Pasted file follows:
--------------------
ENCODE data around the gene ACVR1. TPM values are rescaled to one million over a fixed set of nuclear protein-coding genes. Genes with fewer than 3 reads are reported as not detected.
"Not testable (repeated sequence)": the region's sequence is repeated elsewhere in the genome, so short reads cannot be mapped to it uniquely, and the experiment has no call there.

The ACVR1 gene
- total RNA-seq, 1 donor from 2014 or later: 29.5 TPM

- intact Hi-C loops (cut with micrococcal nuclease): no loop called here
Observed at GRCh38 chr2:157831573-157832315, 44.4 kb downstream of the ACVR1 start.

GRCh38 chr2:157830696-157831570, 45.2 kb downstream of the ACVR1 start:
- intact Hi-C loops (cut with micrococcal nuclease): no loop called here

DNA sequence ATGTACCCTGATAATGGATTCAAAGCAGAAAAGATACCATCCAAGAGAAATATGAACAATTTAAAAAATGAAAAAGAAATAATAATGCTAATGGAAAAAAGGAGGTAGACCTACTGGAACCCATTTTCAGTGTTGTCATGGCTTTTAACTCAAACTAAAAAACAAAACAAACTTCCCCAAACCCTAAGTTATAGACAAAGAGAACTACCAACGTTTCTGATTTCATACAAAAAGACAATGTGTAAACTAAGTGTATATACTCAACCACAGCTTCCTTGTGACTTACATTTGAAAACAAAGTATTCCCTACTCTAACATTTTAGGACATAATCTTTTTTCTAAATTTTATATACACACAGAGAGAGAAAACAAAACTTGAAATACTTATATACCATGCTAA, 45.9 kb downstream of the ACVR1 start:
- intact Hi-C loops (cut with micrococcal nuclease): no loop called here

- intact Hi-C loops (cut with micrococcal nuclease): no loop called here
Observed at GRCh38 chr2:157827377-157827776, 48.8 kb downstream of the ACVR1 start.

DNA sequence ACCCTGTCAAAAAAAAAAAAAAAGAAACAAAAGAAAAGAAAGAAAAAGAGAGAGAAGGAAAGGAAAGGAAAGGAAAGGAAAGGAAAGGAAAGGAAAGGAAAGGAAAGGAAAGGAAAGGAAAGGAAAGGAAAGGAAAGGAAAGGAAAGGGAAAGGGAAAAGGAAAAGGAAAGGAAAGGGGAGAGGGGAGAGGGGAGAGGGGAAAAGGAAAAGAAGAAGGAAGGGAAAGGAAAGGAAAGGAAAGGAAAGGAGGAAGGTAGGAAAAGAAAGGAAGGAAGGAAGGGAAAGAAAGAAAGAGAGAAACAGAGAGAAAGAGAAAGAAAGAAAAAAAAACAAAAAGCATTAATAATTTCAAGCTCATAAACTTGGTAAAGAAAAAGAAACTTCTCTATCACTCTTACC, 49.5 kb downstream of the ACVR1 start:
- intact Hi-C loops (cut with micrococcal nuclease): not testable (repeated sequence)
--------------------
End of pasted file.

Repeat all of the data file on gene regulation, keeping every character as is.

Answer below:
ENCODE data around the gene ACVR1. TPM values are rescaled to one million over a fixed set of nuclear protein-coding genes. Genes with fewer than 3 reads are reported as not detected.
"Not testable (repeated sequence)": the region's sequence is repeated elsewhere in the genome, so short reads cannot be mapped to it uniquely, and the experiment has no call there.

The ACVR1 gene
- total RNA-seq, 1 donor from 2014 or later: 29.5 TPM

- intact Hi-C loops (cut with micrococcal nuclease): no loop called here
Observed at GRCh38 chr2:157831573-157832315, 44.4 kb downstream of the ACVR1 start.

GRCh38 chr2:157830696-157831570, 45.2 kb downstream of the ACVR1 start:
- intact Hi-C loops (cut with micrococcal nuclease): no loop called here

DNA sequence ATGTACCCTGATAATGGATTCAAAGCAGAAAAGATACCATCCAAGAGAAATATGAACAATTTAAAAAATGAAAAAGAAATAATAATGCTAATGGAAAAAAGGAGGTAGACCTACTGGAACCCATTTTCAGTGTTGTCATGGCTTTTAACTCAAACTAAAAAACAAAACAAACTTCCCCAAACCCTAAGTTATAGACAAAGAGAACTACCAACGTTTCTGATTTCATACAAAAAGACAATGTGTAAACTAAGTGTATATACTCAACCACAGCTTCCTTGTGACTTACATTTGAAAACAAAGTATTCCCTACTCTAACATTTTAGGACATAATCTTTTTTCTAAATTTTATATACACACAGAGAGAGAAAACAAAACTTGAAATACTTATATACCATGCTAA, 45.9 kb downstream of the ACVR1 start:
- intact Hi-C loops (cut with micrococcal nuclease): no loop called here

- intact Hi-C loops (cut with micrococcal nuclease): no loop called here
Observed at GRCh38 chr2:157827377-157827776, 48.8 kb downstream of the ACVR1 start.

DNA sequence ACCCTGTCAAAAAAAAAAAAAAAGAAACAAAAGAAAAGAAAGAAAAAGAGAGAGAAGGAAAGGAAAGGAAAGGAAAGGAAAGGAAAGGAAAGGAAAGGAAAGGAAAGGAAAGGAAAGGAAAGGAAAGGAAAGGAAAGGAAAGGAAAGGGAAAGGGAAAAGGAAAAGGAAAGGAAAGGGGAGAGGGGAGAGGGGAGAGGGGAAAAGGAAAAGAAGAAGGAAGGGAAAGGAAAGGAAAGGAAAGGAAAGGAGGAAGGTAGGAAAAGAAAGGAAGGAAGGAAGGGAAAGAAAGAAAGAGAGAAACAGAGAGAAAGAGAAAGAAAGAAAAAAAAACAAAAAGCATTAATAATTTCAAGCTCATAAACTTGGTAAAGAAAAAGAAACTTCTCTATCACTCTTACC, 49.5 kb downstream of the ACVR1 start:
- intact Hi-C loops (cut with micrococcal nuclease): not testable (repeated sequence)